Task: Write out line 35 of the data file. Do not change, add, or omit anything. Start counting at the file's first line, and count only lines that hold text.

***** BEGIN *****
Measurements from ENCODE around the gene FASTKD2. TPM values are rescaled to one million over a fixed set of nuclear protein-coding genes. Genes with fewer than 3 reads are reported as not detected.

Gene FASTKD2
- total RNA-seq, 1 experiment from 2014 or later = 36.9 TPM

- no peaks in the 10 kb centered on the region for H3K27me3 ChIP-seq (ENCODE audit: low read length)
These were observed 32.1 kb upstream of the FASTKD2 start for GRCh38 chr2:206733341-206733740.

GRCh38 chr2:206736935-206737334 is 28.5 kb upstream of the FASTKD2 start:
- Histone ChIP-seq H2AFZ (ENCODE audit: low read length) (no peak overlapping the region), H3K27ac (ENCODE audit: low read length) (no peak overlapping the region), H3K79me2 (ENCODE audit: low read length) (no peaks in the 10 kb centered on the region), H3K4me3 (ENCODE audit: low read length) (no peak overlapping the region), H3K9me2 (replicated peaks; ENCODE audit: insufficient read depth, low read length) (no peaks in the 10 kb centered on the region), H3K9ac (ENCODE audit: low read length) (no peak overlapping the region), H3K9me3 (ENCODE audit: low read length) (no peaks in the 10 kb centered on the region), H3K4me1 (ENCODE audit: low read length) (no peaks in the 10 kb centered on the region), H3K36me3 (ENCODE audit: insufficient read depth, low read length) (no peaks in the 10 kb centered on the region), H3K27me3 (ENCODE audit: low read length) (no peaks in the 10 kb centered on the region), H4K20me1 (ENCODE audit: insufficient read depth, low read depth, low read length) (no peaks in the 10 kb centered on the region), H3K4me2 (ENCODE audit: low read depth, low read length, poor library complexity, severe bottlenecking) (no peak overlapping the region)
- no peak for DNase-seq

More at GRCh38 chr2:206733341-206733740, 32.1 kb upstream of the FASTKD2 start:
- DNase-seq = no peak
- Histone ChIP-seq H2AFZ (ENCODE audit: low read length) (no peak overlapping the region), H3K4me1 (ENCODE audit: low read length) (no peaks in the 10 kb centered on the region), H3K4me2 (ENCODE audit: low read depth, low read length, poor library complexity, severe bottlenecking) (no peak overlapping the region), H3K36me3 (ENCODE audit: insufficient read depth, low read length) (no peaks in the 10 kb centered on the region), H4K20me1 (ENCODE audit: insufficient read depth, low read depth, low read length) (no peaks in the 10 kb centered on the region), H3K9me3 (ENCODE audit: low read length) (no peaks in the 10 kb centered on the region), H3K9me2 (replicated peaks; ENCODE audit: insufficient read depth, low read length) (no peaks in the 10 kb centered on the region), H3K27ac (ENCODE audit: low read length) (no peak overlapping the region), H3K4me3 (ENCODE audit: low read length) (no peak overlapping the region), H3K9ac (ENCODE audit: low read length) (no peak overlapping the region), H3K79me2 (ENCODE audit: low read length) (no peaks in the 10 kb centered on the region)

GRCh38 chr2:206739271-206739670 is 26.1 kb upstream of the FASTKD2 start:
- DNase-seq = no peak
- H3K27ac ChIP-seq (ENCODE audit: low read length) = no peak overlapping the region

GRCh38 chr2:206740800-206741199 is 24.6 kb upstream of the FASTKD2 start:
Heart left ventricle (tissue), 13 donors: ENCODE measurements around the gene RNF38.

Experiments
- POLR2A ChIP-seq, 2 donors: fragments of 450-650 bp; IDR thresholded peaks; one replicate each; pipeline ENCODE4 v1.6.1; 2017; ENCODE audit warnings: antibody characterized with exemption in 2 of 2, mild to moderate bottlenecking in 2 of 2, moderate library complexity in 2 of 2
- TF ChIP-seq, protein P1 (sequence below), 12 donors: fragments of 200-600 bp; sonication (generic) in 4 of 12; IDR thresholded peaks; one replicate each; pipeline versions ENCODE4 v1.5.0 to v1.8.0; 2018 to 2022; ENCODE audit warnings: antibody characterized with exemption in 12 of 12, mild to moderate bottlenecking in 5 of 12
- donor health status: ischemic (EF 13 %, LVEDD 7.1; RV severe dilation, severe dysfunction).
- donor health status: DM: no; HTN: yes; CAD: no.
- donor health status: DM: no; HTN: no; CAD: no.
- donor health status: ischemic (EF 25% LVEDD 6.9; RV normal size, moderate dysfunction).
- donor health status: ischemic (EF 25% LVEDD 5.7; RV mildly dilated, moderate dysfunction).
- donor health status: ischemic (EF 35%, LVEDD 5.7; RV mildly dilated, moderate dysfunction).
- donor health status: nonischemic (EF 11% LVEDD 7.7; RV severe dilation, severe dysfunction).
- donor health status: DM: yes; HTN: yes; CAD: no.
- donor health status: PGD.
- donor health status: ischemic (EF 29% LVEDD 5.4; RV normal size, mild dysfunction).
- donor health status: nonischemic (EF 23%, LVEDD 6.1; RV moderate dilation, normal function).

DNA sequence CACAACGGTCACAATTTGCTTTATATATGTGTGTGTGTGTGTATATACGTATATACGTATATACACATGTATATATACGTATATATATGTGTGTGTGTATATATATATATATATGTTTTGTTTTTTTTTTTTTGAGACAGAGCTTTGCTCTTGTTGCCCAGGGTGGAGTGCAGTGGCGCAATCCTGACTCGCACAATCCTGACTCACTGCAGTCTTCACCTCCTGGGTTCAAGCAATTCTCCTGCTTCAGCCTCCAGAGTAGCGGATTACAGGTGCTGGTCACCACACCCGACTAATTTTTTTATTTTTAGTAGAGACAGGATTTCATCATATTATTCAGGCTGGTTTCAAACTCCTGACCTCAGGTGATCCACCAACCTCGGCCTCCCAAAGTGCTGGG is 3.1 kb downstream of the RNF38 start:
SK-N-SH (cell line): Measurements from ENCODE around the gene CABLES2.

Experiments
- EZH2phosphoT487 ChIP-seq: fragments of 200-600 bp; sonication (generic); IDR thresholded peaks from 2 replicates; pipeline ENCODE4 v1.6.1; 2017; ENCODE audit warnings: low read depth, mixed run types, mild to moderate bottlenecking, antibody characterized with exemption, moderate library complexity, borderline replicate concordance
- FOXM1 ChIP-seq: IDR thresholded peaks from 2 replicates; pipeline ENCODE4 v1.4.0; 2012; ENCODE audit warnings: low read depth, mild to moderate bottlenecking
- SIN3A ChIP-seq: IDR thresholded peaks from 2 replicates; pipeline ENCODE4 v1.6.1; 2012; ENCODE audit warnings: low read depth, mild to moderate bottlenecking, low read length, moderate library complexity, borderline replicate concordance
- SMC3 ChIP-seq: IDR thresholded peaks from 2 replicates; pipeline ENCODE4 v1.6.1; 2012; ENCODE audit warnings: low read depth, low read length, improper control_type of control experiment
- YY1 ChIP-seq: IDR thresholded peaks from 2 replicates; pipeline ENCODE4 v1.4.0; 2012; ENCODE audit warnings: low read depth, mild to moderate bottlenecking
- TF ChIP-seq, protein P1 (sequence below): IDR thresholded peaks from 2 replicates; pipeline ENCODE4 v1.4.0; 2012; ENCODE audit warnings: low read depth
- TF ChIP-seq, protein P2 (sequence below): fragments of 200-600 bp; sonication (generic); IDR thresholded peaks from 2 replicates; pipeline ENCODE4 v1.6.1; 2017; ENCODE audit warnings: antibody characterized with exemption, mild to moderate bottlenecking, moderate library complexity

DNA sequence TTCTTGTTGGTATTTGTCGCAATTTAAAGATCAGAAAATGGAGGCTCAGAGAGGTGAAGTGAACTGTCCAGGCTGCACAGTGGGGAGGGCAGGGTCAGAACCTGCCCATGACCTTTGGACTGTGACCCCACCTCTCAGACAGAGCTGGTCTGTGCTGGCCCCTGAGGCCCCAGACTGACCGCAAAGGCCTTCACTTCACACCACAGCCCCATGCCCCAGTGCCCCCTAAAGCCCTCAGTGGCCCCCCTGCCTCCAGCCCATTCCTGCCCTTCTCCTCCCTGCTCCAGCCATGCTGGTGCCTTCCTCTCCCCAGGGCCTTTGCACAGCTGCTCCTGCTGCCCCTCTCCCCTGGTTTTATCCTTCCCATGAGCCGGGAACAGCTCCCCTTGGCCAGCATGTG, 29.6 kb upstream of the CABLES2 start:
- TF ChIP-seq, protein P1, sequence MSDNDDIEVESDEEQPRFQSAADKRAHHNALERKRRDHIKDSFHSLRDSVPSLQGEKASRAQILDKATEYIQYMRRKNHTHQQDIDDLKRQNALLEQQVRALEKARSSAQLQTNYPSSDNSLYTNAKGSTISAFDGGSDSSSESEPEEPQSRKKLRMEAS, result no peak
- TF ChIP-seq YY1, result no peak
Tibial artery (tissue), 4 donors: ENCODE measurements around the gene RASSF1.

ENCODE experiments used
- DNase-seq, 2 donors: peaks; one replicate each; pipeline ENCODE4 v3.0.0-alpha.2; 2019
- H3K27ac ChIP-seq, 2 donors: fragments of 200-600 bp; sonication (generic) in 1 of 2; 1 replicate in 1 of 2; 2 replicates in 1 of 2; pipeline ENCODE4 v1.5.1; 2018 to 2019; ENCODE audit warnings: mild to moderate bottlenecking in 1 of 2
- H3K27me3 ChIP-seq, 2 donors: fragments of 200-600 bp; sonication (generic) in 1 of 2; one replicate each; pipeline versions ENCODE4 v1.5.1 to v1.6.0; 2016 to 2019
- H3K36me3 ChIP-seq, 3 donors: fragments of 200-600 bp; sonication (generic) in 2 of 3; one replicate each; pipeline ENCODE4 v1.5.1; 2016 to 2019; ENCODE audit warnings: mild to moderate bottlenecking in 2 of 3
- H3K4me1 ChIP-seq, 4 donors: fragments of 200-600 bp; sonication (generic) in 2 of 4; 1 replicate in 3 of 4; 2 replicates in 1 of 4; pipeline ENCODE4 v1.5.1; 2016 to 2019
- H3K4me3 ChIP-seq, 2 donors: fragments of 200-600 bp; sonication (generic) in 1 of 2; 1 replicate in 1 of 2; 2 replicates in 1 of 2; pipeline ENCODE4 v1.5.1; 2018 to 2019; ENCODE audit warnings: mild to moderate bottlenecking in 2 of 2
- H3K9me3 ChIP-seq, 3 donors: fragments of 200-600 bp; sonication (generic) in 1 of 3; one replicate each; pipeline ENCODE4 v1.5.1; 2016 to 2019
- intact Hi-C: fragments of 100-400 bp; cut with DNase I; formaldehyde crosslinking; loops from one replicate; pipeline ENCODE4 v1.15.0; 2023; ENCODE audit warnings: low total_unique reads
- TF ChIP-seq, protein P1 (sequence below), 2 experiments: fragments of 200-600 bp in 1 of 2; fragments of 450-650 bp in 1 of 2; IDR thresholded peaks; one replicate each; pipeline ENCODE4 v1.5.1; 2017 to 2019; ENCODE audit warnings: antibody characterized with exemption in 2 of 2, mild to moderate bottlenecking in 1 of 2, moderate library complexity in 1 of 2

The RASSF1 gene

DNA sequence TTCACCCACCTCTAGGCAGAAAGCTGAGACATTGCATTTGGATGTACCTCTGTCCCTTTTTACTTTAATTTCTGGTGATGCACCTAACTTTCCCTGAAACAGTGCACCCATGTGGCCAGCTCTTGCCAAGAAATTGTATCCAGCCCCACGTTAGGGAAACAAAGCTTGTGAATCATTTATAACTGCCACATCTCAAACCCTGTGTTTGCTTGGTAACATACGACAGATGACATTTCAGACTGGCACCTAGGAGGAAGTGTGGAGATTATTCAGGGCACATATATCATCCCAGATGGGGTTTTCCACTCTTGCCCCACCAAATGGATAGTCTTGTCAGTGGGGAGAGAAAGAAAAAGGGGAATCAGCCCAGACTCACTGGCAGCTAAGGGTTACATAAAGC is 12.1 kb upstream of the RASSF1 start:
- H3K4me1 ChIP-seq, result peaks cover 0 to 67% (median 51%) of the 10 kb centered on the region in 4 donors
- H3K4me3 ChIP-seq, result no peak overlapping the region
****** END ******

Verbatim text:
- FOXM1 ChIP-seq: IDR thresholded peaks from 2 replicates; pipeline ENCODE4 v1.4.0; 2012; ENCODE audit warnings: low read depth, mild to moderate bottlenecking